The Institute of Culturetronics : "modular domestic electronics"
I finally found some time last week-end to read the material produced by/for the Institute of Culturetronics. Proposed by Henrik Nieratschker, it's defined as "a framework for an ongoing number of projects and design activities that look at the intersections of local culture and modern technologies, discussing issues of technological development and adaptation as well as the local problematics and opportunities that come with them." The first phase of this observation-based design project is based on a field trip in South Africa.
Why do I blog this? What I find intriguing here is the diversity of material produced for the projects. I take the posters, video, booklet and artifacts as a series of artefacts that encapsulate the design researcher's findings about DIY electronics. It's very interesting from an ethnographic perspective, as a way to illustrate and describe field observations.
The presentation starts from a description of visites sites, along with a series of pictures. It then moves to a section with "personal observations" that reflects – subjectively – on some topics (repair culture, informal economies, etc.) using textual vignettes. Then, this material is turned into prototypes of "modular domestic electronics":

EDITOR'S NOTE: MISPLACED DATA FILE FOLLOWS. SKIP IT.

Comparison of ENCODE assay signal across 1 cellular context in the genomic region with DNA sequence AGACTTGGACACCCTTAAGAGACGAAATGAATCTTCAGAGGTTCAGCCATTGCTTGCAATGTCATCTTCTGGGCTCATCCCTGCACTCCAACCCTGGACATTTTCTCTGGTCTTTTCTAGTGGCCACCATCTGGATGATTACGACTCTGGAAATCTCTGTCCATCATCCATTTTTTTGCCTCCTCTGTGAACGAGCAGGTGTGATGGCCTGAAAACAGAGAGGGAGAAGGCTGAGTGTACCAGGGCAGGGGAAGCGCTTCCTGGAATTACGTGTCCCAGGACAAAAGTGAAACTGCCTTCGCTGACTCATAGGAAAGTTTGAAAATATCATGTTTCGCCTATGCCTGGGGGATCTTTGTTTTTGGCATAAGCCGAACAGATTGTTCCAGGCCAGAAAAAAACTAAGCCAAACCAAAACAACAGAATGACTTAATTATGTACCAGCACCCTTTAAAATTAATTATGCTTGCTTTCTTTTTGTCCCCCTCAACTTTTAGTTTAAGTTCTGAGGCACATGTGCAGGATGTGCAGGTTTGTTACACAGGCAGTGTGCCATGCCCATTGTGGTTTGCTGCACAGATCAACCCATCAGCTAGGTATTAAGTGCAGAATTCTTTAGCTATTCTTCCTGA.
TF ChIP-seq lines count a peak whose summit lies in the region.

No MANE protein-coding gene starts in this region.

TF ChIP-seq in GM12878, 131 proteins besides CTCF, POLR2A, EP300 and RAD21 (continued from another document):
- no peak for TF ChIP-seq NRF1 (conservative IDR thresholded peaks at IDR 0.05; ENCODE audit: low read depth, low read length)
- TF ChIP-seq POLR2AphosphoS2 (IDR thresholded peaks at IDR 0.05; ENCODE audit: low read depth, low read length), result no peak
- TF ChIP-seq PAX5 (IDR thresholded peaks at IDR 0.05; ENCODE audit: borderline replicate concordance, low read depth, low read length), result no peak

"The electronic products in this proposal exist as modules operated by communities. These modules are owned by the individuals in the community and some members are also involved in the development of new modules that tare then introduced to the community. All the modules are borrowed from individual to individual within the community, so everyone can take advantage of the total sum of possible applications. The system embraces experimentation to widen the total applications and functionalities as far as possible. On the software side the modules are programmable via sound that can easily be cut and rearranged by using a tape recorder and can also be transmitted via radio. This makes it easy to copy and introduce new programs to the community."